Pope Francis’ tour of the United States has ended, and commentators and social media are divided into two camps. There’s the Love This Guy camp full of gushing praise with examples too numerous to name, and The Don’t You Dare Trust Francis camp full of anger and fear.
Maureen Dowd calls Francis the “perfect 19th century pope” for his attitude and policies toward women. Olivia Goldhill writes that Francis is not progressive in the least, but merely the beneficiary of an effective PR campaign led by a former Fox News correspondent. Francis’ policies and many of his statements on women, abortion, birth control, and the family easily make Dowd and Goldhill’s case. I agree with their criticisms.
And yet, there is something about this guy. I love him. What’s an atheist to do?
Maybe it’s the Pope’s personality. Maybe it’s just the PR. But maybe what resonates with so many of us – even us heretics – is the fact this Pope seems to at least attempt to walk Jesus’ talk. Isn’t that what most of us want from religious leaders? Even if we don’t agree with their theology and have no use for their God, we expect the people who preach the Golden Rule to try to live by it. If priests are supposed to be representing Jesus Christ on Earth the least they could do was pay attention to what he allegedly said. What I like about Pope Francis is that he approaches people with love. He doesn’t seem to be as concerned about tallying a long list of judgments against us as much as he is about embracing us.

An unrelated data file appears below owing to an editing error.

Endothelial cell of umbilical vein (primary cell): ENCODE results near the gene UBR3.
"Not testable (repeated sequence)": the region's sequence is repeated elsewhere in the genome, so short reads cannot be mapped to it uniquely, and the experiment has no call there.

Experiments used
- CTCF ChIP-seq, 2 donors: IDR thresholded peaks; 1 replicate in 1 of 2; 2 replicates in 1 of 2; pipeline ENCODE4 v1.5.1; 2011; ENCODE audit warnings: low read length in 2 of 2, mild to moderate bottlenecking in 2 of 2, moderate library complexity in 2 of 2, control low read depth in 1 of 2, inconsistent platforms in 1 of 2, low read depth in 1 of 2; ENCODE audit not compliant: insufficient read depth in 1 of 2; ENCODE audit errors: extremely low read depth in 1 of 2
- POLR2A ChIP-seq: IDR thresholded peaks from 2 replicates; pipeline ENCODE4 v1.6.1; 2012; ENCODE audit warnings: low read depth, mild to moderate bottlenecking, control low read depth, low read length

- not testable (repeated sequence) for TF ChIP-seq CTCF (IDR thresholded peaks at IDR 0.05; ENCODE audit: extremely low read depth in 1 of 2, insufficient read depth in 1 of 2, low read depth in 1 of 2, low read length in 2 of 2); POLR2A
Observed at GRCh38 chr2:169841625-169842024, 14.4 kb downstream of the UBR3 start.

What should shock us about Pope Francis is not his actions or even our reaction to him, but the fact that he seems unique. Whether the reality of this Pope matches his public image may not matter as much as the fact that all of us – even nonbelievers – hunger for religious leaders who love first and punish second.
I disagree with Pope Francis about a host of things, but for his refusal to beat up people who disagree with him and his willingness to approach people with love, I salute and admire him. I can disagree with the Pope and argue and organize against his positions while still admiring him. Maybe we all could learn something from the way Pope Francis acts.
For more perspective on the Pope’s politics, check out Emma Green’s thoughtful piece on how Pope Francis doesn’t fit into American ideas about liberal and conservative.
IMAGE: Interestingly enough this photo is connected to a Huffington Post article about the Pope and atheists. I picked it because I liked the photo and then saw the story.